Maryland Gov. Larry Hogan yesterday released a cautious, deliberate 10-step “roadmap to recovery” intended to provide guidance to other states.
Hogan, who published the guidance through the National Governors Association, which he chairs, said he will release a plan specific to Maryland later today.
The report calls on states to expand testing, contact tracing and hospital capacity before taking steps to reopen the economy. The report says coronavirus transmissions need to decline for at least two weeks before reopening the economy, following the guidance of public health experts.
On the economic side, the plan focuses in large part on consumer confidence, arguing the best way to get people back into restaurants and movie theaters is to take control of the pandemic.
“Opening prematurely – or opening without the tools in place to rapidly identify and stop the spread of the virus – could send states back into crisis mode, push health systems past capacity, and force states back into strict social distancing measures,” the report warns.
“From the perspective of reopening the economy, success will be measured by the ability to move from stage to stage in loosening social distancing requirements,” it says. “It will also be measured by the long-term trajectory of recovery, and whether moving between stages is done safely and in a way that improves public confidence and supports increased economic activity.”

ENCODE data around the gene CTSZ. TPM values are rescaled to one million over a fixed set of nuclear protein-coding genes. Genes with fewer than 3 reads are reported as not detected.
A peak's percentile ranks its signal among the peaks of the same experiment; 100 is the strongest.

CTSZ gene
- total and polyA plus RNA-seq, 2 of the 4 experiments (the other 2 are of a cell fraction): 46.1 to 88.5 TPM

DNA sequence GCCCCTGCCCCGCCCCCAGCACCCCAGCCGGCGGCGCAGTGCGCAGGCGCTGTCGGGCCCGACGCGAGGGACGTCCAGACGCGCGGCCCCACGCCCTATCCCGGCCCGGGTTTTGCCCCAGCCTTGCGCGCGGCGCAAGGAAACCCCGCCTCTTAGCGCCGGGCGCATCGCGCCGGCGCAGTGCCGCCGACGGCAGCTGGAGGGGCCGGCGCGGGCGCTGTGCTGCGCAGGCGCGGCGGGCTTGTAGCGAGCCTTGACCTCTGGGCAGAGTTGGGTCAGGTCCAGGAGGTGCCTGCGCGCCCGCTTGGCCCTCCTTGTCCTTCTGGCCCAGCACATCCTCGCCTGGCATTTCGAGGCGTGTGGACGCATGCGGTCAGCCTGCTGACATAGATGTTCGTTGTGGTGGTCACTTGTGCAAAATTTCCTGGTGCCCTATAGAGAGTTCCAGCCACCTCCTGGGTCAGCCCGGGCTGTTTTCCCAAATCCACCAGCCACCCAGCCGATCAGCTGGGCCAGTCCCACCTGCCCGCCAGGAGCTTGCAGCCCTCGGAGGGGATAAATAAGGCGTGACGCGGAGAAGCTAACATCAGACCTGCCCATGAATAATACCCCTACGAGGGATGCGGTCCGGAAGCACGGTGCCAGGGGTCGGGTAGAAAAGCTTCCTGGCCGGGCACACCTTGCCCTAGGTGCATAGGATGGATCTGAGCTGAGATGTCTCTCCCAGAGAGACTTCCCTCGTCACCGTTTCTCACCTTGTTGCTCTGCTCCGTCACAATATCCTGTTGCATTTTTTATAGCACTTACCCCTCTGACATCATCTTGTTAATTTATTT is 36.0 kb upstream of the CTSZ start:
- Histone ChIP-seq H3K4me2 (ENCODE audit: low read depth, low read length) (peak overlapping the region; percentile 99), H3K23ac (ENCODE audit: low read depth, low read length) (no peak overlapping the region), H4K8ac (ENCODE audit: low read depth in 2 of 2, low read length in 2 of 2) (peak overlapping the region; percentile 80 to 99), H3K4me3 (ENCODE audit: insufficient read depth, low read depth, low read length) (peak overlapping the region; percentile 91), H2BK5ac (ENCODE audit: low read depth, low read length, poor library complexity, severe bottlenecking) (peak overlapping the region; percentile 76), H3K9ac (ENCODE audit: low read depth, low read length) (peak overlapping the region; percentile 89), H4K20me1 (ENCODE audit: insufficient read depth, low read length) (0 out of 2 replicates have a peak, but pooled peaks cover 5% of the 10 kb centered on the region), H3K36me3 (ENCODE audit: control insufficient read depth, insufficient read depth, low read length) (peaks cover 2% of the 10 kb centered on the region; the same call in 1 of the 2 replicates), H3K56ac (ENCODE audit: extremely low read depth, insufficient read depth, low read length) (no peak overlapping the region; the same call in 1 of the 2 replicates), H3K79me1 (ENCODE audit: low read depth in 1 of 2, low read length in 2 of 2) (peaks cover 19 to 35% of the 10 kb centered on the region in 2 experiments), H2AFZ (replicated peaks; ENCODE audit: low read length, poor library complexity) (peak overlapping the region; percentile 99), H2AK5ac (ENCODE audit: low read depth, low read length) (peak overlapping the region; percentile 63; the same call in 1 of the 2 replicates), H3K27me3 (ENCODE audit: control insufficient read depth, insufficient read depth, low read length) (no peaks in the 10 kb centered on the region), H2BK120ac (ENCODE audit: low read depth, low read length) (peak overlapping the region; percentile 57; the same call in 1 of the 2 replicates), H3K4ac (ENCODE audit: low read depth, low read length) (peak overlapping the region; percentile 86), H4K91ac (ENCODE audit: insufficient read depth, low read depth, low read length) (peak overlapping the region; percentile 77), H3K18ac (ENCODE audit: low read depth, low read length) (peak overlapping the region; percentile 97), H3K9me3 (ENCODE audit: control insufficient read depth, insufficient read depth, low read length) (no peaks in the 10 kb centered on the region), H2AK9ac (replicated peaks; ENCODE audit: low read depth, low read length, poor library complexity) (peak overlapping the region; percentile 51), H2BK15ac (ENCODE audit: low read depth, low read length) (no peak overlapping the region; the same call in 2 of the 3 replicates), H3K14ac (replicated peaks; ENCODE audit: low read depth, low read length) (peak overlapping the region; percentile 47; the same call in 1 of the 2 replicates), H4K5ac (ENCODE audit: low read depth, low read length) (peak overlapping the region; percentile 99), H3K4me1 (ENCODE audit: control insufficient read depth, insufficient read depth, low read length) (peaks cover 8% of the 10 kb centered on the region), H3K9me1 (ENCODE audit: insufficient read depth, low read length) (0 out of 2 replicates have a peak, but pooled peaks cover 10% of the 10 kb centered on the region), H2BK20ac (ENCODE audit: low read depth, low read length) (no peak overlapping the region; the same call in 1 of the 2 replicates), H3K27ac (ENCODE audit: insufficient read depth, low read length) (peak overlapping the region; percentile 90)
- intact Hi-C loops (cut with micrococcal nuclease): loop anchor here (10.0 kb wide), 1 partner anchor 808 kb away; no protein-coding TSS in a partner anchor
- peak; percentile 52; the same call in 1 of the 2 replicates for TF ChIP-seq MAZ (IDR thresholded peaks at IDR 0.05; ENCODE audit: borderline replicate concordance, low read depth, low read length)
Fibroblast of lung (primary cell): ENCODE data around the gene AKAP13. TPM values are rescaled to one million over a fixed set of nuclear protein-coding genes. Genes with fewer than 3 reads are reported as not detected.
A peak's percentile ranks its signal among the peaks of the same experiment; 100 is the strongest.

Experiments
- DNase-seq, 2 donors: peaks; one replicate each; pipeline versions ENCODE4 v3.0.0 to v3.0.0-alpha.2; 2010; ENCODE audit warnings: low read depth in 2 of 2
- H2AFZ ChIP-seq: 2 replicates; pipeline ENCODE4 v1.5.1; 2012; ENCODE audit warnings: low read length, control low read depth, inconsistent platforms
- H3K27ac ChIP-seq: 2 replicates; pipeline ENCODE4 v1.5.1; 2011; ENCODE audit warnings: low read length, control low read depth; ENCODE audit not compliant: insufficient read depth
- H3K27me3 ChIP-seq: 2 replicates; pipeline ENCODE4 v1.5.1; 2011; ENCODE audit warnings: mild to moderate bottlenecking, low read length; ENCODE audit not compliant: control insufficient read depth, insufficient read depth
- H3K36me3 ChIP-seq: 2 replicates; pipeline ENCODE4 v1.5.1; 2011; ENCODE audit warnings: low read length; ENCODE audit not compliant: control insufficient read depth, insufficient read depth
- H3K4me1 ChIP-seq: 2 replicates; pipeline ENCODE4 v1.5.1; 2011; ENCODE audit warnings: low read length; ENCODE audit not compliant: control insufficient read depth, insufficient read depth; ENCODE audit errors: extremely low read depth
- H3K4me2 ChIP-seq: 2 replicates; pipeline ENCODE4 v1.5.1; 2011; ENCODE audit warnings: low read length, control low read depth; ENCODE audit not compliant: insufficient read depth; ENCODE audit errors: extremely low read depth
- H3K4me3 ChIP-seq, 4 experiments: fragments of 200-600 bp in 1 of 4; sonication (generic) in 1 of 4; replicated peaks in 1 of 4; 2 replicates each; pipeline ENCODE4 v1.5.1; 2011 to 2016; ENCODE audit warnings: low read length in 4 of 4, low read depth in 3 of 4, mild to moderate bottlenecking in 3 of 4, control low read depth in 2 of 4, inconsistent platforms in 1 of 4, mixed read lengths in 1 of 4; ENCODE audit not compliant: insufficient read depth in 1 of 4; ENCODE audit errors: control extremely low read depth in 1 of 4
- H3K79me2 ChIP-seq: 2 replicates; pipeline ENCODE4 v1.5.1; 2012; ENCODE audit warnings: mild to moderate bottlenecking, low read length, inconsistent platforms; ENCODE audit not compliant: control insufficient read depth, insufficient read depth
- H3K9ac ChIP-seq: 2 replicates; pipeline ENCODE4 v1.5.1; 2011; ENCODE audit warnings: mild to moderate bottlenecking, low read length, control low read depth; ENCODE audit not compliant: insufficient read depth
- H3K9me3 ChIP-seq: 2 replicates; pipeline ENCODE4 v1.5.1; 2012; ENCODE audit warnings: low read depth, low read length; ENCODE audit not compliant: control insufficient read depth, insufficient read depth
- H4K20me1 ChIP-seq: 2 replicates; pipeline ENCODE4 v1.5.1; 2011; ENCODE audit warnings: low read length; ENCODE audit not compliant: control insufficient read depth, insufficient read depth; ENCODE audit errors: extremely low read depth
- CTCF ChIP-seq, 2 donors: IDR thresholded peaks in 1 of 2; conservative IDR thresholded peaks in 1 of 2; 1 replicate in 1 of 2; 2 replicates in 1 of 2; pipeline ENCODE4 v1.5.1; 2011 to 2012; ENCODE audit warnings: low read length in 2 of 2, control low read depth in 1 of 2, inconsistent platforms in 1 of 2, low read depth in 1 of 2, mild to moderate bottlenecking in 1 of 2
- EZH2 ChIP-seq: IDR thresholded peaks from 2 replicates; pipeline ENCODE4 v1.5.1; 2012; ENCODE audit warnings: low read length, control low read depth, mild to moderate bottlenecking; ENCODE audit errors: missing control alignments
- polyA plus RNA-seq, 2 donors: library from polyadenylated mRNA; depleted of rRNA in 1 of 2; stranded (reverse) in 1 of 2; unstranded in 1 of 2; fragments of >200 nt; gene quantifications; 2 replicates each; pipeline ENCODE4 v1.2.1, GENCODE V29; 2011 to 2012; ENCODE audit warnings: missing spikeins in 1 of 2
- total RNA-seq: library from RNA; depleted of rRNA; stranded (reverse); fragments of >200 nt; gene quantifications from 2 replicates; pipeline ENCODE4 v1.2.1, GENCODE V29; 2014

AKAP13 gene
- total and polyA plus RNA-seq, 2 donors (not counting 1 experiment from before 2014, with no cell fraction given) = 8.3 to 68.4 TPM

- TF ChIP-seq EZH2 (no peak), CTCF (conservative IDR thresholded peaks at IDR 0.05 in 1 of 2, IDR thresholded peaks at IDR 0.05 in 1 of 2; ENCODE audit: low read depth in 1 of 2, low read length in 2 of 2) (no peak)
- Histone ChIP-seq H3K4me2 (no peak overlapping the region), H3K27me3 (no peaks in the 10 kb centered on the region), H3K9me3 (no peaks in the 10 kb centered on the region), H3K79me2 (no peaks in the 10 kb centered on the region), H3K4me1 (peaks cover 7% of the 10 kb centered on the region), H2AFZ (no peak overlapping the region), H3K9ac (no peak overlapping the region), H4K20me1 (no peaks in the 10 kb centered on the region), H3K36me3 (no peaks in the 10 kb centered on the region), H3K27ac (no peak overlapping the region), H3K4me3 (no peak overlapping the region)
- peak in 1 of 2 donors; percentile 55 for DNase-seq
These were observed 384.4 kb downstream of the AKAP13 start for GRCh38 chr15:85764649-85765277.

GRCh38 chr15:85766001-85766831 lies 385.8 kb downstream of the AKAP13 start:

The report further raises Hogan’s profile on the national stage.
In the absence of stronger federal leadership, Hogan, who is seen as one of the country’s most effective governors during the pandemic, is raising his profile on the national stage.
He has been busy with national media appearances and received positive press after securing equipment for 500,000 covid-19 tests. Maryland First Lady Yumi Hogan, who is South Korean, was instrumental in securing the test kits from a South Korean company.
The report stresses the need for federal support and urges governors to continue lobbying Congress and the White House for more resources.
Read the report here.